If you're involved in a serious automobile mishap, potential tax implications are probably your last concern. In most cases, there are none – that's the good news. Unfortunately, if your lawsuit recovery does turn out to be taxable, the Internal Revenue Service might end up taking a hefty portion of your settlement.
Regulation 1.104-1(c) of the Internal Revenue Code states unequivocally that the portion of your lawsuit proceeds attributable to personal injuries is not taxable. The rule applies whether a judge or jury orders the damages, or if you reach a settlement with the other driver's insurance company. You don't have to include this money as income on your tax return.
If you recover money for damages to your automobile, this isn't taxable either. As far as the IRS is concerned, the purpose of this money is to put your property back in the condition it was in before the other driver hit you. It doesn't matter if you don't actually use the money to repair your vehicle. You won't be taxed on it unless the insurance company awards you more than the repairs should reasonably cost, but this rarely happens. For example, if you're paid $6,000 but the estimate for repairs was only $3,000, you'd have to include the extra $3,000 as income on your tax return.
Lawsuit awards for emotional distress fall into a bit of a gray area. If you're distressed over your injuries, settlement money allocated to pain and suffering is not taxable. If your distress is unrelated to injuries, however, you must claim the money on your tax return. For example, if you suffer no personal injury but your beloved dog is killed in the crash, you'd have a claim for distress. Because you weren't hurt, it's taxable. If you suffer injuries severe enough that you're unable to perform the basic tasks of caring for yourself, and if this causes you such angst that your settlement includes compensation for it, it's not taxable.
Punitive damages generally aren’t included in accident settlements – they're meant as punishment for the other driver because he did something so egregiously negligent, the court or a jury wants to deter him – or others – from doing the same thing again. If they are included, this portion of your settlement is taxable. Exceptions exist in wrongful death suits, however, if the accident actually resulted in the death of a passenger and your state's laws allow only for this type of damages in accident suits.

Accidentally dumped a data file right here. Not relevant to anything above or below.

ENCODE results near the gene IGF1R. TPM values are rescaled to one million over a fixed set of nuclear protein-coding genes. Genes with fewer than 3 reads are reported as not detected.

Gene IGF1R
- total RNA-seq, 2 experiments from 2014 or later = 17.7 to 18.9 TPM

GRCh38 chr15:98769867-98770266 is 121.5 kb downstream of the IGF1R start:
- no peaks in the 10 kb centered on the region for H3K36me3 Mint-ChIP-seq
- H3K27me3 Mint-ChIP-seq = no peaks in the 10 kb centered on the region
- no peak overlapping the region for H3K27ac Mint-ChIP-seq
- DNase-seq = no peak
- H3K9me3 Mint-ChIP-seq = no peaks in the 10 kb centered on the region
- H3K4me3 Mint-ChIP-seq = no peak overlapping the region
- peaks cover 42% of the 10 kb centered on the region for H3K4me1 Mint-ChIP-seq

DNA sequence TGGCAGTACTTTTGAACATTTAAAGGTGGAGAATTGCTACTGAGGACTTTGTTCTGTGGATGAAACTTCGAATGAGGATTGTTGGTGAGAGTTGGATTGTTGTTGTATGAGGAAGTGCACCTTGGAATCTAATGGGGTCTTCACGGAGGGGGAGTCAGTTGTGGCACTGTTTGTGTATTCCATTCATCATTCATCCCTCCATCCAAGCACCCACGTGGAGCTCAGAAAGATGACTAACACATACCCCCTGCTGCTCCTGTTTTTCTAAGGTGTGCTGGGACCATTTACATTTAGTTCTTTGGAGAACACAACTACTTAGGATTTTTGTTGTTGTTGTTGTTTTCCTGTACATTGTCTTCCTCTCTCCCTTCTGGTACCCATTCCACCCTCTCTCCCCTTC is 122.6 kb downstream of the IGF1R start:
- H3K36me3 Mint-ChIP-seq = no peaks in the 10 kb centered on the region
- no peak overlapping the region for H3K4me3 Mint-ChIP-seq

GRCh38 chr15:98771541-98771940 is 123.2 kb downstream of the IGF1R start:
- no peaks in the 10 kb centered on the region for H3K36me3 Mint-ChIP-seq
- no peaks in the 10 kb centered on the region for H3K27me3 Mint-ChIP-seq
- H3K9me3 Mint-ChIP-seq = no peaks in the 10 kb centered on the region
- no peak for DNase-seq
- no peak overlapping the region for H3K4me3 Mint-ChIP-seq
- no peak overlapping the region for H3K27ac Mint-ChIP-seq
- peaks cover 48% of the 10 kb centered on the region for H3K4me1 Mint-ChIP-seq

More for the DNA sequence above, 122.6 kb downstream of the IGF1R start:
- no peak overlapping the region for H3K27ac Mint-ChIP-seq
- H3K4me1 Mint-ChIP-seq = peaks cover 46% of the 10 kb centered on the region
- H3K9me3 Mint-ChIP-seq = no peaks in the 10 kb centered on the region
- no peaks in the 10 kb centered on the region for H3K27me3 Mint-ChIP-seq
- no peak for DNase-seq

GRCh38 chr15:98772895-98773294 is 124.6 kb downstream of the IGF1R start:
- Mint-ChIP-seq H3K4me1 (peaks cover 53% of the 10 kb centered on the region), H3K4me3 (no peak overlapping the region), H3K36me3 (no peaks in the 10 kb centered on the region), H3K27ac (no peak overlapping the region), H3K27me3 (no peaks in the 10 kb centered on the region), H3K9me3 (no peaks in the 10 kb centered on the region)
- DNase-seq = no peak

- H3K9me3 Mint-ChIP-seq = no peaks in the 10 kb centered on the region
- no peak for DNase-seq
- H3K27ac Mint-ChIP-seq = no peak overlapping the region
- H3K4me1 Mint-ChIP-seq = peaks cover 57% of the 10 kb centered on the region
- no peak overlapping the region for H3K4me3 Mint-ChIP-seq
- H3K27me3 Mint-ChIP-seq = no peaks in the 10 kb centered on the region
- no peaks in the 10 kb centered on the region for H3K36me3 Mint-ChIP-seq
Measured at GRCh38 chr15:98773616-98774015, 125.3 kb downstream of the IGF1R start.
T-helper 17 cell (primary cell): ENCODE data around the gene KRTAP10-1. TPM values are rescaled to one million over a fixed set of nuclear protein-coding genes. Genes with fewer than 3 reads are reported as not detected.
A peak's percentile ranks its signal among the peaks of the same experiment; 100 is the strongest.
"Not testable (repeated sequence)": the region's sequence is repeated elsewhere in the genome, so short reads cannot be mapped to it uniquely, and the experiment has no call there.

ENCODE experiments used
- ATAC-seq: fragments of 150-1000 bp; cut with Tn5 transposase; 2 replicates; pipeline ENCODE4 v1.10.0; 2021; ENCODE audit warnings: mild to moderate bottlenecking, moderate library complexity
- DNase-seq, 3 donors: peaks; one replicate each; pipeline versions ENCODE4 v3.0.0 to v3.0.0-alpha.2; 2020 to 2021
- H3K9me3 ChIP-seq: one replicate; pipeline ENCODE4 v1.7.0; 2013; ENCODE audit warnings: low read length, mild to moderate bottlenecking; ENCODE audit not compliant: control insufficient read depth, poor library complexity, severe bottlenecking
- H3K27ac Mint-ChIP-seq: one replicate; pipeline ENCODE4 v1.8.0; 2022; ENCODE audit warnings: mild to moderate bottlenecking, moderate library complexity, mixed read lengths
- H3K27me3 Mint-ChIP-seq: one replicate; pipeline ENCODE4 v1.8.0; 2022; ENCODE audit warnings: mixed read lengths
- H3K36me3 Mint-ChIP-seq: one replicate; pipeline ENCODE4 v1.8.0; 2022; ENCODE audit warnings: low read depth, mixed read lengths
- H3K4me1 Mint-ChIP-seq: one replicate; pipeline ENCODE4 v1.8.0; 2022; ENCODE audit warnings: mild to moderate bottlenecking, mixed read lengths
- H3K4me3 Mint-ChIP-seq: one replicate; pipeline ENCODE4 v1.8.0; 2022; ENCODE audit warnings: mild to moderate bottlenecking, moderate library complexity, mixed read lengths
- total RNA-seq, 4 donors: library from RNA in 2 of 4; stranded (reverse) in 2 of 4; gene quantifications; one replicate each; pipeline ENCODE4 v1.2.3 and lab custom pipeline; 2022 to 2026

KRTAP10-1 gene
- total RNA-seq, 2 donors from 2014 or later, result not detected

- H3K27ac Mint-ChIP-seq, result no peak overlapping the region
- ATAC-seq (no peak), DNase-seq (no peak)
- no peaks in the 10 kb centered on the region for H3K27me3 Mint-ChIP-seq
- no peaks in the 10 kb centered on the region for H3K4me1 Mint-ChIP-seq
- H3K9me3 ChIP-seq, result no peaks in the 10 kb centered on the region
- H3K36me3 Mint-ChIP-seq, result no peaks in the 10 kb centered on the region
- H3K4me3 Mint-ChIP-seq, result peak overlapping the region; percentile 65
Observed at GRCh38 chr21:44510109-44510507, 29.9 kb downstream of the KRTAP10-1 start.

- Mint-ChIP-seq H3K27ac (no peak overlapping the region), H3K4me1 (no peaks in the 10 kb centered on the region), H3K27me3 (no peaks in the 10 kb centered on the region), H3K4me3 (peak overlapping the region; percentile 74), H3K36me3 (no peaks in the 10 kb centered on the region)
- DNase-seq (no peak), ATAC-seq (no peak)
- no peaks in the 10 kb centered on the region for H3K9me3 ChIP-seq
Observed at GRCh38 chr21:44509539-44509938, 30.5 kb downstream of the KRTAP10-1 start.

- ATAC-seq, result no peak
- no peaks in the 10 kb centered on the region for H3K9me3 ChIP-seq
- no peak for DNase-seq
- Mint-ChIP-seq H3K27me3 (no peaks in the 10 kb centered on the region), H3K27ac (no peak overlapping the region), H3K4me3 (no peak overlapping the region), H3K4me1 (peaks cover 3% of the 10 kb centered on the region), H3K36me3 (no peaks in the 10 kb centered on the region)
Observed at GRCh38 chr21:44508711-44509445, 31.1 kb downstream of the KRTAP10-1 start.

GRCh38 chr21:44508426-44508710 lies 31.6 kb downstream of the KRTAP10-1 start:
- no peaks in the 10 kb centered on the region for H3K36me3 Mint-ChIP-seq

Personal injury attorneys usually charge clients on a contingency basis. When they recover a settlement, they deduct a percentage of the money as compensation and turn the balance over to the client. If your lawsuit money is taxable, the portion you pay your attorney counts as income to you, even though you don't actually receive it. You can claim a corresponding deduction for your attorney's fees if you itemize on your taxes, but this typically doesn't help much – the Internal Revenue Service imposes limitations so the deduction doesn't match your attorney fees dollar for dollar. If your settlement includes both taxable and non-taxable components, you can only take a deduction for the percentage attributable to the taxable part of your award.
If you're self-employed and you've claimed depreciation for the business use of your automobile, speak with an attorney before you do your taxes. This can affect the general rule that compensation for damage to your vehicle is not taxable. If you took any medical expense deductions for treatment you paid for when you were injured, and if your settlement eventually reimburses you for these costs, you'll probably need the help of an attorney or an accountant in this case as well. You'll have to recapture these deductions. Finally, any portion of your settlement representing interest is taxable.
Beverly Bird has been writing professionally for over 30 years. She is also a paralegal, specializing in areas of personal finance, bankruptcy and estate law. She writes as the tax expert for The Balance.